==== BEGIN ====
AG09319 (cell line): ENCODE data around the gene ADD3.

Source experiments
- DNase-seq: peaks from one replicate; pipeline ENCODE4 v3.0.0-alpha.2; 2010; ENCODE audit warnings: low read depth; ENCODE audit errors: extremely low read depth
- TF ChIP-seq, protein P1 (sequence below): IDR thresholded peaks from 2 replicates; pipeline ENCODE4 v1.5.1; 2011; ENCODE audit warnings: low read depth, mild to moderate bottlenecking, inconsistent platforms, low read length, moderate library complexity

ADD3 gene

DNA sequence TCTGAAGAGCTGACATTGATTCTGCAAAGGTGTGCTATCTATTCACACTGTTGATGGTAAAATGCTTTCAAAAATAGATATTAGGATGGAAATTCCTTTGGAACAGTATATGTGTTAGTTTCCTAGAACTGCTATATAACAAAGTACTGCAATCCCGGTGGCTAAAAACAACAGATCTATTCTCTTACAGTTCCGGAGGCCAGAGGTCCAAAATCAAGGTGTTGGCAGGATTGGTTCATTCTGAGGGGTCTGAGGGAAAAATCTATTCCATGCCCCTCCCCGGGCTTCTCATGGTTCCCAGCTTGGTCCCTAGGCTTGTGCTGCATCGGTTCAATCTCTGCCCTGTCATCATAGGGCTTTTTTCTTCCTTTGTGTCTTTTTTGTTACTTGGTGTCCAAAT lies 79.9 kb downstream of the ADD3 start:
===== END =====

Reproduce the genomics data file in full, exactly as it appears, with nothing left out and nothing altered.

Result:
AG09319 (cell line): ENCODE data around the gene ADD3.

Source experiments
- DNase-seq: peaks from one replicate; pipeline ENCODE4 v3.0.0-alpha.2; 2010; ENCODE audit warnings: low read depth; ENCODE audit errors: extremely low read depth
- TF ChIP-seq, protein P1 (sequence below): IDR thresholded peaks from 2 replicates; pipeline ENCODE4 v1.5.1; 2011; ENCODE audit warnings: low read depth, mild to moderate bottlenecking, inconsistent platforms, low read length, moderate library complexity

ADD3 gene

DNA sequence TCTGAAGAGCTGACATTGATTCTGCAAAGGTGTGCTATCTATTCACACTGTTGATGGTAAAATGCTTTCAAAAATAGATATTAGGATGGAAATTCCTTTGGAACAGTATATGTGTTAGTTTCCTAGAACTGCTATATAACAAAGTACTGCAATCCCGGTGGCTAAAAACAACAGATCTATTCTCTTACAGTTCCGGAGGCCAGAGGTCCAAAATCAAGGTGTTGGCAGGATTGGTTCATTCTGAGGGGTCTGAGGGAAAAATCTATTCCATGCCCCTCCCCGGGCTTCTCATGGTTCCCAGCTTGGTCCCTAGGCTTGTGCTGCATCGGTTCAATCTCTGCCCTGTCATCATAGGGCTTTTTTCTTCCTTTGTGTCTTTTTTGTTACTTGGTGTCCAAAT lies 79.9 kb downstream of the ADD3 start: